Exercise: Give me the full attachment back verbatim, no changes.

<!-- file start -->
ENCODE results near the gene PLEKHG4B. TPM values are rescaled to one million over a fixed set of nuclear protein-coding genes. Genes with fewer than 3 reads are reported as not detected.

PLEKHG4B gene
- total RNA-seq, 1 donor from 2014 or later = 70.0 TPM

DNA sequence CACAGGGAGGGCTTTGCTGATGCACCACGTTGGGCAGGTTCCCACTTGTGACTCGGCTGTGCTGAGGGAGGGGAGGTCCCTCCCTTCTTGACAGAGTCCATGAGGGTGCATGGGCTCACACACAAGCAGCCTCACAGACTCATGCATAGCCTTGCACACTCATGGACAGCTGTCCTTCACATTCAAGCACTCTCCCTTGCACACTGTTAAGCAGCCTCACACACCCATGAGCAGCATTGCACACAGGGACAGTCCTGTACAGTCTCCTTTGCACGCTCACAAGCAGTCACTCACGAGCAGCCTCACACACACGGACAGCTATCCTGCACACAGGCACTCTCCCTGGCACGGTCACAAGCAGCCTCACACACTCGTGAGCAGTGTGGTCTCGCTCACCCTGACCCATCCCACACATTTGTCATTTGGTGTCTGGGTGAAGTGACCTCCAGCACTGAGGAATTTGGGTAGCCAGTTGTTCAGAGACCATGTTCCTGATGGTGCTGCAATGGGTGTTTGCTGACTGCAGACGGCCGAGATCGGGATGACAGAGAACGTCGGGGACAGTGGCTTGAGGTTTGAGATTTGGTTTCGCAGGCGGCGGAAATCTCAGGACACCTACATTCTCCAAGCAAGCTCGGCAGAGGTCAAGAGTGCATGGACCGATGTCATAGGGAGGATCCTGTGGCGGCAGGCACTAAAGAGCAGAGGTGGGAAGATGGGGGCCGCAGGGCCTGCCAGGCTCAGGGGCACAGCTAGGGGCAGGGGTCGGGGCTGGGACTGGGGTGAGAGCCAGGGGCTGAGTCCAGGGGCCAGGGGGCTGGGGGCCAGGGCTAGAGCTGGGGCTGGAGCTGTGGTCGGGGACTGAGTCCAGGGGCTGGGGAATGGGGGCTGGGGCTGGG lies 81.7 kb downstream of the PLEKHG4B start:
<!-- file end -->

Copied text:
ENCODE results near the gene PLEKHG4B. TPM values are rescaled to one million over a fixed set of nuclear protein-coding genes. Genes with fewer than 3 reads are reported as not detected.

PLEKHG4B gene
- total RNA-seq, 1 donor from 2014 or later = 70.0 TPM

DNA sequence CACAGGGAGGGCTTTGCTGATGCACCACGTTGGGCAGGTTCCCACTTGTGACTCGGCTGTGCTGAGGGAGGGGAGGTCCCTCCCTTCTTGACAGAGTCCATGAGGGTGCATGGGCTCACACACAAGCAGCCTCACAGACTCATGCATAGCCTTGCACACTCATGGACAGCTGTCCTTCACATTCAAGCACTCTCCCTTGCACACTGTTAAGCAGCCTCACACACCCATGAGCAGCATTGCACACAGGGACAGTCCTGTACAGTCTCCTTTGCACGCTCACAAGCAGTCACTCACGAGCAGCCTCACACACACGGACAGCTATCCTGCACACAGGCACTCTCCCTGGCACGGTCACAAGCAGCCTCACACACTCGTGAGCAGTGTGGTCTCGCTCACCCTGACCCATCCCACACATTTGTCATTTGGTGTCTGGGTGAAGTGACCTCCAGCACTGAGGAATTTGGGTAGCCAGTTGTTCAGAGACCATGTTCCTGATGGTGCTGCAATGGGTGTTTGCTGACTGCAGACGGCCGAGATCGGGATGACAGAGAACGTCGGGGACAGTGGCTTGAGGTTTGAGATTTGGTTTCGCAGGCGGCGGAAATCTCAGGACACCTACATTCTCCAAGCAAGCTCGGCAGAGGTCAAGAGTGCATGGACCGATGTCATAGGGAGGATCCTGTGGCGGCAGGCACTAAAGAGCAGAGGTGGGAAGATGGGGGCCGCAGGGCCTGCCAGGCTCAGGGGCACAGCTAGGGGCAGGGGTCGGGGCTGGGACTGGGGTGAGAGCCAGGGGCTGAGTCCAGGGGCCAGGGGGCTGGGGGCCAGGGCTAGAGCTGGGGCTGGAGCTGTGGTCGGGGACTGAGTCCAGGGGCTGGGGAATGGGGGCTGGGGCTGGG lies 81.7 kb downstream of the PLEKHG4B start: